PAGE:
The EU, Egypt and the IP conflict

Recently a bunch of EU country ambassadors were summoned by the Egyptian Ministry of Foreign Affairs and urged not to waver and engage Hamas, because "all of this is their fault." As some of the European powers try to find a solution to the Gaza blockade, it's not only Israel scuttling solutions — the Egyptians are doing it to in order to preserve their monopoly on talking to Hamas, stay relevant, and make sure they're not short-changed in any future deal:

Kouchner has said the EU could defuse tensions around Gaza by checking the cargo on ships bound for the tiny Palestinian coastal enclave as well as the Rafah border crossing from Egypt into the Hamas-controlled territory.

Providing further details of the proposal made last week, the French diplomatic chief said the checks could take place in Cyprus, which, unlike Gaza, has a deepwater port. Cargo could also be unloaded in the Israeli port of Ashdod.

"This would simplify the checks," he added, though acknowledging the plan "is not a success for now."

According to Kouchner, there would also be a list of banned products, but not a blanket ban on merchandise delivered to the Palestinians.

He expressed pessimism for the Rafah proposal, saying "it's not certain this would work because our Egyptian friends do not want us to speak directly with Hamas."

I wonder if Kouchner expressing this publicly is meant to embarrass the Egyptians and signal that they might just ignore them (and their American protectors). More details on possible deals over Rafah here.

This is coming at a time when there are voices within the EU rising to act more effectively on Middle East issues, as well as more independently from the US. For the last few decades, despite being a full members of the Quartet and the major donor to the Palestinians (as well as an important trade partner to the Israelis), the EU has played second fiddle to hopelessly biased and ineffective US administrations.

Chris Patten writes in the Guardian:

Today's miserable standoff in the Middle East requires new initiatives. The short-term failure of Israeli policies has concentrated global attention on their blockade of Gaza rather than on Iran's pursuit of nuclear weapons. The long-term failure has rendered increasingly difficult a two-state solution as Palestine is broken up into barriered Bantustans.

As President Obama's military commanders have told him, the absence of anything resembling a peace process in the Middle East, and the identification of Washington with a very rightwing Israeli government, has made it more difficult for the US to deal with Iran, Iraq, Afghanistan, Pakistan and others.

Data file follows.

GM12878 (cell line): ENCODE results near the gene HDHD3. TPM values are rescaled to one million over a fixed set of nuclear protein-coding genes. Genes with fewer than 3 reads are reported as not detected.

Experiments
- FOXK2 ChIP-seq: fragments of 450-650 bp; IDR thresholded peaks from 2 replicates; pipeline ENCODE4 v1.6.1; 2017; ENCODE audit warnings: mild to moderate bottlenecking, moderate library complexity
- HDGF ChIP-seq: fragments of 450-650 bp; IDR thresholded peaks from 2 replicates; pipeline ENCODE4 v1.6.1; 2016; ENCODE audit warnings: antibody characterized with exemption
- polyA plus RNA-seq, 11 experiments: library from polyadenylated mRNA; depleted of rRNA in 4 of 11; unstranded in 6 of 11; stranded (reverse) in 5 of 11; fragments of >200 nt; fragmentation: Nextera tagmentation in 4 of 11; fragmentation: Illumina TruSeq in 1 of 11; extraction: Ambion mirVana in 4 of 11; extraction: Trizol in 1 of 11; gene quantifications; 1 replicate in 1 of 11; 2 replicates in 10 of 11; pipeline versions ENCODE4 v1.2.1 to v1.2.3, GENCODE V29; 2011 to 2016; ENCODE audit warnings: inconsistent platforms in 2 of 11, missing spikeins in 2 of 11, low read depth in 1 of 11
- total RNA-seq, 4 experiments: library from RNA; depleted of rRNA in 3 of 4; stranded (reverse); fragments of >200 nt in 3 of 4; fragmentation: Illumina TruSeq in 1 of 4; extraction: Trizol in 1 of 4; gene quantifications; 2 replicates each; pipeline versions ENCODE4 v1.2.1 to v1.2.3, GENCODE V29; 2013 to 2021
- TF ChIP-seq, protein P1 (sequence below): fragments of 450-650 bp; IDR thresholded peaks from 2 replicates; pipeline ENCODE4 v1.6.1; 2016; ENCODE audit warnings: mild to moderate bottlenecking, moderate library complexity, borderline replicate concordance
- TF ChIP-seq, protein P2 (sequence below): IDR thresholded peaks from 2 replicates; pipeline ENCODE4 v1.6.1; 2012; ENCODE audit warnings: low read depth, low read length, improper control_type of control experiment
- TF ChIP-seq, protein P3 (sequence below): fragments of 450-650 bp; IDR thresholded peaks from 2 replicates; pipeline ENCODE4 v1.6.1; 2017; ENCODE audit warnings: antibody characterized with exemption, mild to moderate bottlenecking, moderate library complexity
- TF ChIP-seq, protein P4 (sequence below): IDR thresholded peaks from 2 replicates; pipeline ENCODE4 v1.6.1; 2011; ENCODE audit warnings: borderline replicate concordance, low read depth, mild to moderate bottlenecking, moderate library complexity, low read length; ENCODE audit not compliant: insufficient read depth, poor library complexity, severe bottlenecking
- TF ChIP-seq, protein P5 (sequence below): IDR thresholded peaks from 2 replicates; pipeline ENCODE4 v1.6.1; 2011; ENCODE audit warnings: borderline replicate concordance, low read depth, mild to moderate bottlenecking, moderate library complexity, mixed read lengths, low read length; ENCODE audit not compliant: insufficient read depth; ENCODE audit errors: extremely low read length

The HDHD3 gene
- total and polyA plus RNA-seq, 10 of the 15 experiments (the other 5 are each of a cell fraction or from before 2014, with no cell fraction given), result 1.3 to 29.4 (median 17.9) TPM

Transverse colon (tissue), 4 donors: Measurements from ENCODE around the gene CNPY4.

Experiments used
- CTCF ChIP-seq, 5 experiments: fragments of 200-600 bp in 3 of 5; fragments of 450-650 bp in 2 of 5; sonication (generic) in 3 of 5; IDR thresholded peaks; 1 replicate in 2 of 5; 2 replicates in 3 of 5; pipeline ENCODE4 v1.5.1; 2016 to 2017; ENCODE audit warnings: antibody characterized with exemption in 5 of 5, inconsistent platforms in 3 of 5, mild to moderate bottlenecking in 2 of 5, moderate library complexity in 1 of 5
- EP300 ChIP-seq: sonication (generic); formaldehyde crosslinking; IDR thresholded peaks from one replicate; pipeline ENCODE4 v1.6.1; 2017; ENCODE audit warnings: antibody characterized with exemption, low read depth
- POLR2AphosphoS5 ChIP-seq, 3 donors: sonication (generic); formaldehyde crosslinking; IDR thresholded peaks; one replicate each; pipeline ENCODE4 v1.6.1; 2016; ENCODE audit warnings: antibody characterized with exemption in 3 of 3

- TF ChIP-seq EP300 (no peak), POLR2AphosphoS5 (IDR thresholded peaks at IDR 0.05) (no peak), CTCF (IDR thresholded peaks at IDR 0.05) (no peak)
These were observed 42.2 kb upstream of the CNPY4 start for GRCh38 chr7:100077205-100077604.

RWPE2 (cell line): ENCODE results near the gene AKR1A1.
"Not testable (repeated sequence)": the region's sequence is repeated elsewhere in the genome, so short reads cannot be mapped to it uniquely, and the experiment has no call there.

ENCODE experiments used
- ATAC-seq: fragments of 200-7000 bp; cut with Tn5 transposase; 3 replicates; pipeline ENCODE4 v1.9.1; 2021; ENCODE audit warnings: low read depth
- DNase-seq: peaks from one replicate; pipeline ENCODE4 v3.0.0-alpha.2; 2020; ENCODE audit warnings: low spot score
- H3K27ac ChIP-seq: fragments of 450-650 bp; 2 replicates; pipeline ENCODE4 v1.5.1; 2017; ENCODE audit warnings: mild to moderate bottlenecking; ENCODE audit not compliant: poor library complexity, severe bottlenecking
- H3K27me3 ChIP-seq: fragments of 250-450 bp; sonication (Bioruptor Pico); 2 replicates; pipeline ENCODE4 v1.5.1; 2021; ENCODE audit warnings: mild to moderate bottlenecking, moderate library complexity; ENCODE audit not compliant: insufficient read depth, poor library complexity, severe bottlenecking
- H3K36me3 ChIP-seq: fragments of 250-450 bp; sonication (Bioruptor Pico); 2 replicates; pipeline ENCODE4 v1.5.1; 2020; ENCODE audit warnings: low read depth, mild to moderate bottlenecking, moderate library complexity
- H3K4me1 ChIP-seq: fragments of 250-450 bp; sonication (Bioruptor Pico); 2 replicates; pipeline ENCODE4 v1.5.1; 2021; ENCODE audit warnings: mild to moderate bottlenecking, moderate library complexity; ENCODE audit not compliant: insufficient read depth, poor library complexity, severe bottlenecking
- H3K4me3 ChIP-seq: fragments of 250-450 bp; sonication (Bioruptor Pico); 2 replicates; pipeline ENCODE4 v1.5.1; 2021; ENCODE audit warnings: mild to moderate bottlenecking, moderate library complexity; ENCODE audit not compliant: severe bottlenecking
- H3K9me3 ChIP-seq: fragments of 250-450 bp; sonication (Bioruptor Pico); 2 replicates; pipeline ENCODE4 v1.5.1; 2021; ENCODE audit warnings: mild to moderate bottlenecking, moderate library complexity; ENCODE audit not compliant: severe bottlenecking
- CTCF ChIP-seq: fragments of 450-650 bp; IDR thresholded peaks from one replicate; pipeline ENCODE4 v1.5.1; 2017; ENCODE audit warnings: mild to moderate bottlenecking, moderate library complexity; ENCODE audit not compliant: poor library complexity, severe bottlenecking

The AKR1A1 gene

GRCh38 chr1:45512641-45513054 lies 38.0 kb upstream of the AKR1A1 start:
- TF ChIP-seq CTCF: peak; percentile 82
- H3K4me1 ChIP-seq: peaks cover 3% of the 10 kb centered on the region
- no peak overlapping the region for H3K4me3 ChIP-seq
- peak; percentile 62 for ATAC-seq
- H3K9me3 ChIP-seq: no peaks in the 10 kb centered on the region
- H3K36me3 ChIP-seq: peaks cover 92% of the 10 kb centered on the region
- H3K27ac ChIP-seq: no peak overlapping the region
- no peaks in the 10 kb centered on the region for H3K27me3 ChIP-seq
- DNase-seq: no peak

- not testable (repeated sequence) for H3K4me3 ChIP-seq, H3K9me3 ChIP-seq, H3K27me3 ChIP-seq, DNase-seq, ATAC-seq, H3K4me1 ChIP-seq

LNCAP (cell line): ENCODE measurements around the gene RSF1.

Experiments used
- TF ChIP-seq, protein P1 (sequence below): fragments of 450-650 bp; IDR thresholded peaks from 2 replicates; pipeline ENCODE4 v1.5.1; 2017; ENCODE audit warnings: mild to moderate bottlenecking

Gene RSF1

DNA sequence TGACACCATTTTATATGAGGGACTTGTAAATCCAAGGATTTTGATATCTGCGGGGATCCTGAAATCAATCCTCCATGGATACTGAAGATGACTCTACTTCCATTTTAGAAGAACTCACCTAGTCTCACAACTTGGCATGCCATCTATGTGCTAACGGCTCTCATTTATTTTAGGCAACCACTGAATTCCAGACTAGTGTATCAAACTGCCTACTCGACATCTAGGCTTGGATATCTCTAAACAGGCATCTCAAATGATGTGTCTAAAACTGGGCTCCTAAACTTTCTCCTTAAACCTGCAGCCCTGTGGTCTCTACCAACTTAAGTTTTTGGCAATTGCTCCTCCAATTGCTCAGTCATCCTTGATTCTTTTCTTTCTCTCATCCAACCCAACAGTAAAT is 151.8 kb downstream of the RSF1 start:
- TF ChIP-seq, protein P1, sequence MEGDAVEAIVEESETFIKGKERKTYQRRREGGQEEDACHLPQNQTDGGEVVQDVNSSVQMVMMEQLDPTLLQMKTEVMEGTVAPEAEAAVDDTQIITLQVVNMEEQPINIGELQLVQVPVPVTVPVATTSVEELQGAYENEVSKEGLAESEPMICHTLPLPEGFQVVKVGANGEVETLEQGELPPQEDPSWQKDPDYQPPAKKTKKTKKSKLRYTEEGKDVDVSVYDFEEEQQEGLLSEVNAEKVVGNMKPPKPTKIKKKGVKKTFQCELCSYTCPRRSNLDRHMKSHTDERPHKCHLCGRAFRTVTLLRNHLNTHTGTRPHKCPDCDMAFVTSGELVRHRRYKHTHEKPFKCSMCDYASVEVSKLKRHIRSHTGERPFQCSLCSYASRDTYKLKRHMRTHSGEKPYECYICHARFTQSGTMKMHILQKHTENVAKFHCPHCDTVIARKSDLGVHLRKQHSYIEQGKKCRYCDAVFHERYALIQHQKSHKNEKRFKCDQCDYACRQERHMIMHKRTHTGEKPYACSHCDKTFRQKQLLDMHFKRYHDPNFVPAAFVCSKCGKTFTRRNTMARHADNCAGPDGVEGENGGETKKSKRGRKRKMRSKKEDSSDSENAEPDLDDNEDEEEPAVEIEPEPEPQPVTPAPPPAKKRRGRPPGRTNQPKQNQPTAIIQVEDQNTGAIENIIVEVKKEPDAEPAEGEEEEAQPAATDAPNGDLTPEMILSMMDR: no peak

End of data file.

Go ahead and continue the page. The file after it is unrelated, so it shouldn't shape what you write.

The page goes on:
If politics does not succeed, then humanitarian aid will continue to be necessary. Yet we should never depend on the provision of humanitarian relief as an excuse for diplomatic drift and the failure to confront intransigence. Organisations such as Medical Aid for Palestinians do not exist so that others can duck their moral and political responsibilities.

. . .

However, the EU has too often since taken the view that only Washington really drives things forward. Yet what should the EU do when American policy is going nowhere? Not surprisingly, the secretary-general of the Arab League called the so-called quartet (the EU, US, UN and Russia), which supervised the non-implementation of the road map for peace, "the quartet sans trois".

. . .

Today, the EU should not only call for an immediate end to the Gaza blockade but should work harder to promote reconciliation between the splintered Palestinian body-politic. The UN should be tasked with preventing the flow of weapons while the EU should take the initiative with Turkey and the Arab League to re-establish a government of national unity involving Fatah and Hamas for the whole of the Palestinian territory. In due course, the EU should monitor free elections there. You cannot favour democracy everywhere except in Palestine.

Without Hamas there will not be a peace settlement. What we should require from Hamas is simple – a ceasefire, acceptance of the outcome of a peace process provided it is endorsed in a Palestinian referendum, and help in securing the release of Corporal Shalit. To insist that they accept all past agreements is bizarre when no such requirement is made of Israel. Look, for example, at settlement building.

We should go further. There has been speculation the US may consider unilaterally tabling an agreement with a timetable for achieving it. Opponents of this proposal have questioned whether it would be wise for the US to thus risk its prestige. The EU could work with Turkey and the Arab League to draft proposals for an agreement to be tabled in the UN security council. This may not be immediately acceptable to the US but would at least bring some momentum.

Go for it!

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